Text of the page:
How much should I help my child with class projects?
Real Mom Problem
“How much do you 'help' your kids on their projects for school? I usually stay out of my son's regular homework, but it's difficult to find the balance when it comes to larger projects. ”
- 1. Let your child do the work, but be there to answer questions
- 2. Remember that letting your child do things on his own boosts his self-esteem and confidence
- 3. Praise your child for a job well done and for trying her best
- 4. Enjoy watching your child learn and grow
Real Mom Solutions
The moms of CafeMom seem to overwhelmingly agree that kids should be doing the majority of the work on class projects. Get their insight here!
I Will Help if Asked -- But Not a Lot
I make sure my son does his own projects. I'll only assist if he needs it, based on his ideas or direction.
Last year (first grade), my son had to make a science fair project and the theme was recycling. He had to use recyclables and create a new "thing" out of it. He made a spaceship. It was AMAZING! He picked out all the items, put it together how he wanted, Googled images of the planets to make pictures for the base, etc. The only thing I did to help was use the hot glue gun, but he told me where to glue everything.
My kids do projects with little or no help from me. The only time I help is if they need supplies or just want my opinion on what they have to write. Then I might correct their punctuation and spelling, but that is it.
We make our daughter do school projects to her ability. We will assist in anything that she asks, but we can't do her work for her.
With my third grader's posters, the teacher herself asked parents to help, but when he asked me to write his bullets on there about the country he was doing and to glue all the pictures, I drew the line. They have to do most of the work themselves, in my opinion.
I totally let my kids do crafty projects themselves. If they need some inspiration, I might give them a suggestion, but I never actually do it for them.
I guide my son on projects, but I do not do the work for him. Honestly, sometimes I'll want to step in to make the project look prettier, but I remind myself that it is his project and he needs to do it himself.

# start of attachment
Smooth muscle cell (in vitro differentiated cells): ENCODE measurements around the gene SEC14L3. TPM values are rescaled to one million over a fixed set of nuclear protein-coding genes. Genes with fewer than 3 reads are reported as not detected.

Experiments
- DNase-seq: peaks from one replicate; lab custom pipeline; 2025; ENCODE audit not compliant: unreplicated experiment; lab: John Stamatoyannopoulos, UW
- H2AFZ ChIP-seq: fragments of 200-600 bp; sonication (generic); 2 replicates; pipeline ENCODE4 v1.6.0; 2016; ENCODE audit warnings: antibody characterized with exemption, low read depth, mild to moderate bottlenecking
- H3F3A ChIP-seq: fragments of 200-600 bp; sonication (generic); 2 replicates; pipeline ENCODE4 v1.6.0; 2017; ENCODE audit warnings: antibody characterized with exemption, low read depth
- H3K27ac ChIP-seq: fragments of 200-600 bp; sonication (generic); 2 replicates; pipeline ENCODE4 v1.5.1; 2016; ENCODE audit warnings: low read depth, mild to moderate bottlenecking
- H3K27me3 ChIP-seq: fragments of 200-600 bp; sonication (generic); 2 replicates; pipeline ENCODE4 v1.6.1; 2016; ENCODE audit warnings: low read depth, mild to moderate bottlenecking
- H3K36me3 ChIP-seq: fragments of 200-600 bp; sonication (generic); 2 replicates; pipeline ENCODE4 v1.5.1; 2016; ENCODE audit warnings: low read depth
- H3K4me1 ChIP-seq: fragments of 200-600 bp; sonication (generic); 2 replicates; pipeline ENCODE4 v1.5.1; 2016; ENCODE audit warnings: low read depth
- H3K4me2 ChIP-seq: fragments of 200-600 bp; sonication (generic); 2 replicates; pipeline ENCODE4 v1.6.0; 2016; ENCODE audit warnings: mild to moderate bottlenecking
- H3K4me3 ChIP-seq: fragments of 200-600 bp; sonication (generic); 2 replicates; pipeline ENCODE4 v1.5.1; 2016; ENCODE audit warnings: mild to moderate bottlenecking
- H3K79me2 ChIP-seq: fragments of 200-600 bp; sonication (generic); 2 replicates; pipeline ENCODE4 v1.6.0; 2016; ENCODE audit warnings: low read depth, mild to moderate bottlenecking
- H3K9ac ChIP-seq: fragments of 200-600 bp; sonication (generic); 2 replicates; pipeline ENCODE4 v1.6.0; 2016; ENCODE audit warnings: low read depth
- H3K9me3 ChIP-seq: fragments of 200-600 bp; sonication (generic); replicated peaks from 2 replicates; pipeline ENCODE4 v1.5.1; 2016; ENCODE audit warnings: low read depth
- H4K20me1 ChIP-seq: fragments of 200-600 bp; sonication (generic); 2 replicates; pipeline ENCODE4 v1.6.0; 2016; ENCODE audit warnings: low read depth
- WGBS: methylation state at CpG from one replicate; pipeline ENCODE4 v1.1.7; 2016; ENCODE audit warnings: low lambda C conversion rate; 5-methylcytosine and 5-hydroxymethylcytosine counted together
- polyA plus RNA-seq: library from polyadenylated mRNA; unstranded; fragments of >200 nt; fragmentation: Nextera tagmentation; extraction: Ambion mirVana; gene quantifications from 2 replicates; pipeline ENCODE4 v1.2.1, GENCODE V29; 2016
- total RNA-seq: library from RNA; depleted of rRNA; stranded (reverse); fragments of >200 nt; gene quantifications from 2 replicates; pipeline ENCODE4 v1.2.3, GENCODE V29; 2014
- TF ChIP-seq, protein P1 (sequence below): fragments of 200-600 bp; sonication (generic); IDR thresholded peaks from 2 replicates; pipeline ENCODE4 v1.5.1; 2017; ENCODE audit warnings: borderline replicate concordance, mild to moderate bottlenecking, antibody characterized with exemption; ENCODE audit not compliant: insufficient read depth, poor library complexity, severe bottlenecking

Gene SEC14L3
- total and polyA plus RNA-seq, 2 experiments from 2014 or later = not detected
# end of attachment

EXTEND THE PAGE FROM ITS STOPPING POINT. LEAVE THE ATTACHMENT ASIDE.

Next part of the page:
I Want Them to Be Proud of THEIR Work
My third grader had to make a diorama. She came home after turning it in and said hers was the worst one there. Why would parents steal the fun of doing their project from them?! I had a chance to be in the third grade when I was eight years old; now it's their time to learn and try!
Last year my daughter had a solar system project, and she did it all by herself. She came home upset because she thought hers was the worst. My daughter ended up getting the highest grade and a note sent home with it thanking us for having her do the project herself! Kids are never going to be able to do things for themselves if the parents are always holding their hands!
I think there's more pride in seeing their completed work than seeing a "perfect" project.
My son was in third grade and he had to make a shoe box habitat. He chose sea life. He was so happy to pick his supplies and he created it himself. The only thing we helped with was his dad cut holes in the plastic sharks so that my son could tie strings through them. My son did everything. He came home so disappointed. "My habitat is horrible." I said "No, you did it yourself and you should be proud of your creativity!" I went in to his class that week for "Education Week" and saw the other students' habitats -- they sure looked well done and high above what an eight-year-old should be able to do! Yes, some projects need assistance, but jeez, let the kids get credit for what they did. They need that self-worth and sense of accomplishment.
I let my son do a project by himself unless it specifically says the parents should help. Last year we got to work together to make a disguise for a turkey. It was so much fun! I know as he gets older projects like that will be fewer and farther between.
They are kids, for crying out loud! A project isn't supposed to be perfect and look like a 30-year-old, crafty woman did it. Let your child feel that awesome sense of accomplishment when they actually complete a school project on their own with absolutely no help from mommy.